Preston Clive
All posts from Preston Clive
Preston Clive in Preston Clive - THE IRRITATED AMERICAN, Wielding The Digital Hatchet,


Mr. Obama taking a social walk with all of his true, real, friends. (IMAGE CREDIT: 

By Preston Clive


These just a few of the terms that the Chinese cabinet have used when describing Barack Obama vis a vis his response to their proposed anti-terrorism law, with its embedded requests to the United States for access to surveillance tools. Using the organ of the Xinhua official news service as its conduit into the media, the government released the following:

 US president Barack Obama's criticism of the upcoming counterterrorism law of China is utterly groundless and another piece of evidence of arrogance and hypocrisy of the US foreign policy.

Although the enactment of a Chinese law is an entirely internal affair of China, Obama insisted that the measure, which would require technology firms to give Chinese authorities surveillance access in order to collect intelligence about terrorists, is "something they are going to have to change if they are to do business with the United States."

The comment is a direct reflection of a specific statement that Mr. Obama made two days ago when discussing the request exclusively with a Reuters wire staff reporter:

In an interview with Reuters, Obama said he was concerned about Beijing's plans for a far-reaching counterterrorism law that would require technology firms to hand over encryption keys, the passcodes that help protect data, and install security "backdoors" in their systems to give Chinese authorities surveillance access.

"This is something that I’ve raised directly with President Xi," Obama said. "We have made it very clear to them that this is something they are going to have to change if they are to do business with the United States."

The Chinese are calling Mr. Obama a hypocrite specifically because of the dust-up around the end of the summer of 2014, when the federal organs of law enforcement began leveling bitter spears at Apple and Google specifically, for the practice of embedding their mobile operating systems with encryption protocols that were not breakable by the FBI and other intelligence services. 

The Xinhua article elucidates the following:

 FBI director James Comey publicly warned companies like Apple and Google in 2014 against using encryption that the law enforcement authorities cannot break.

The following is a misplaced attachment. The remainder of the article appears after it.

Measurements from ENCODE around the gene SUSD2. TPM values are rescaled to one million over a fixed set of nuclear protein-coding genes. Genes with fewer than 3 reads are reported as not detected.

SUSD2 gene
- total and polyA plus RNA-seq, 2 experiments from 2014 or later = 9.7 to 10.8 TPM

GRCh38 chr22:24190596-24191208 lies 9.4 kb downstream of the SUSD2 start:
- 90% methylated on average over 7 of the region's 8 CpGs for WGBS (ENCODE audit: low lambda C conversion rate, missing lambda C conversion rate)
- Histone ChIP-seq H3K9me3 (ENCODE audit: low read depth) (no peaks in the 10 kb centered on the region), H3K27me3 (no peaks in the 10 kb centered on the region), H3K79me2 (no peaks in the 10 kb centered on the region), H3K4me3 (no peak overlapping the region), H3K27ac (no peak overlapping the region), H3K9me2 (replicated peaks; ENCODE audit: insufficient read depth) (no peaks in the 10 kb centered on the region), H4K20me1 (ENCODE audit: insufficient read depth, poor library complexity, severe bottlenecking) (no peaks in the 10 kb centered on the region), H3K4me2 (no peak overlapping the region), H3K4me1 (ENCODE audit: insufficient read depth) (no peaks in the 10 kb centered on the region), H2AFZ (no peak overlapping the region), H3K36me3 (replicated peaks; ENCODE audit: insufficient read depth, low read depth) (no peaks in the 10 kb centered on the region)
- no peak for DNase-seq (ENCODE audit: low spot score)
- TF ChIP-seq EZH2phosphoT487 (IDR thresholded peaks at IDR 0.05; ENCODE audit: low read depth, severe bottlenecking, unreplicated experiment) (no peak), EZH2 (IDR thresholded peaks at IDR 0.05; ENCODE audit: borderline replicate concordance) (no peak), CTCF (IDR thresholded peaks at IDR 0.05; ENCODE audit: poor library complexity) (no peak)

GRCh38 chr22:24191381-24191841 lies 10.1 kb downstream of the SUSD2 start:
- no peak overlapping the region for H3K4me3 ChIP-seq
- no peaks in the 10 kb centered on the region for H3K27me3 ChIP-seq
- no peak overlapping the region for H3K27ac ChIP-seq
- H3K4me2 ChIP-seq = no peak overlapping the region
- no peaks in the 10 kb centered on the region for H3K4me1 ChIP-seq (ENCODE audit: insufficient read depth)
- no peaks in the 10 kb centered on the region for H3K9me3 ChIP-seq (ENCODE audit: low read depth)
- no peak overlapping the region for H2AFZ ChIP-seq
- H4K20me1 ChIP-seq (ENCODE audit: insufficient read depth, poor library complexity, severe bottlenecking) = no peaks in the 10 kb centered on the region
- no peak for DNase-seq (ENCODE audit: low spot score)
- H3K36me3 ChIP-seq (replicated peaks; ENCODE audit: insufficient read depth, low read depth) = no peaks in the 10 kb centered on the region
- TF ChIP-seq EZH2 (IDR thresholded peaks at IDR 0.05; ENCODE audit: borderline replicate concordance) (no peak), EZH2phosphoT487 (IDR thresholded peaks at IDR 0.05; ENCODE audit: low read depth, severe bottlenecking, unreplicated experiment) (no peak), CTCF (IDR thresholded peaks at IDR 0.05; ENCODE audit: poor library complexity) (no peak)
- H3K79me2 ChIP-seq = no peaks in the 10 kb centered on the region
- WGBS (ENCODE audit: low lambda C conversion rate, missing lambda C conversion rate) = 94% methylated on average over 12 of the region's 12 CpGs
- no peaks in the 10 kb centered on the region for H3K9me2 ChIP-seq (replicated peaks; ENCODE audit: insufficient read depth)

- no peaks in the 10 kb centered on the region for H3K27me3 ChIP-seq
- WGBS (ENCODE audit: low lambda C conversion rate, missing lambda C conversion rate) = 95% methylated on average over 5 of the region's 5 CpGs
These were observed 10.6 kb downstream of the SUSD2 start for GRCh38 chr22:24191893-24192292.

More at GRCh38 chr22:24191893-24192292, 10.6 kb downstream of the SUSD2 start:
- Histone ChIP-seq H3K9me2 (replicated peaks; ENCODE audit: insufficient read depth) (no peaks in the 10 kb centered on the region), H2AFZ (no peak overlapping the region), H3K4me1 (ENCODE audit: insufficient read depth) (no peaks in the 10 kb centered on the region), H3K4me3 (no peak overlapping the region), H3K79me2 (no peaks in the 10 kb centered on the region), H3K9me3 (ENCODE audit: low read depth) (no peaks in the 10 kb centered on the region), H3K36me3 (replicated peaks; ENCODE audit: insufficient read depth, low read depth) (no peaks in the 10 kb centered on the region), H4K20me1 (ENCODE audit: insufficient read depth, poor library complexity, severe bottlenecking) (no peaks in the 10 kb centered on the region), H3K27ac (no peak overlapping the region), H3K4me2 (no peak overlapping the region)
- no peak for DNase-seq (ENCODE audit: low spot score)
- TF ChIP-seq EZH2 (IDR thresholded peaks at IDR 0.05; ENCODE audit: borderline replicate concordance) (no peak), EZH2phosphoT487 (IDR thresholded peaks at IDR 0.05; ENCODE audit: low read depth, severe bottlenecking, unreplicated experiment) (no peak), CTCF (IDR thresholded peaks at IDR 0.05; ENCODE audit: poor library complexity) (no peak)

While defending the legitimacy and necessity of similar behaviors in his own country, Obama's criticism of Chinese counterterrorism law obviously shows selfishness and hypocrisy of the US foreign policy.

Secondly, the surveillance of terrorism actions on equipment of the internet and telecommunication companies in China will be carried out strictly in accordance with the law.

Regardless of the direction that these heated words push the US President's thoughts, it's remarkable the amount of public ire that the man is cultivating; yesterday Israel's Bibi Netanyahu--leader of one of the USA's biggest allies-- came and tried to undermine the President right in his own backyard... today the Chinese are openly lambasting him. In the overall scheme of things, the ongoing dust-ups over Ukraine with Putin are not much to make political hay over in strictly political terms of leader versus leader. But the point is that Obama is not the most loved man on the planet at the moment when it comes to international relations. 

It may or may not have something to do with the fact that the man is losing sight of the boundaries between himself and the office of the presidency, and the incredible power inherent in that office. Like a youthful Queen Elizabeth II remarking that the televising of her coronation invaded on the sacredly religious nature of the ceremony. . . believing she became subject to the transference of a holiness of some kind. I've already written about Mr. Obama the fact that we've not seen a man so thoroughly transformed as a human being by the seductive power of the presidency and all of its trappings. It may be that it has turned him into an unlikable human being behind closed doors.

This is not to cast aspersions on, for example, Mr Obama's efforts with Iran; I think his tactics for dealing with Iran on the nuclear subject are far more realistic than those of Netanyahu. 

As for an anti-terrorism bill, much of its meat and potatoes are likely classified, and concern classified mechanisms of surveillance and information delivery, so it's difficult for me to comment.

Preston Clive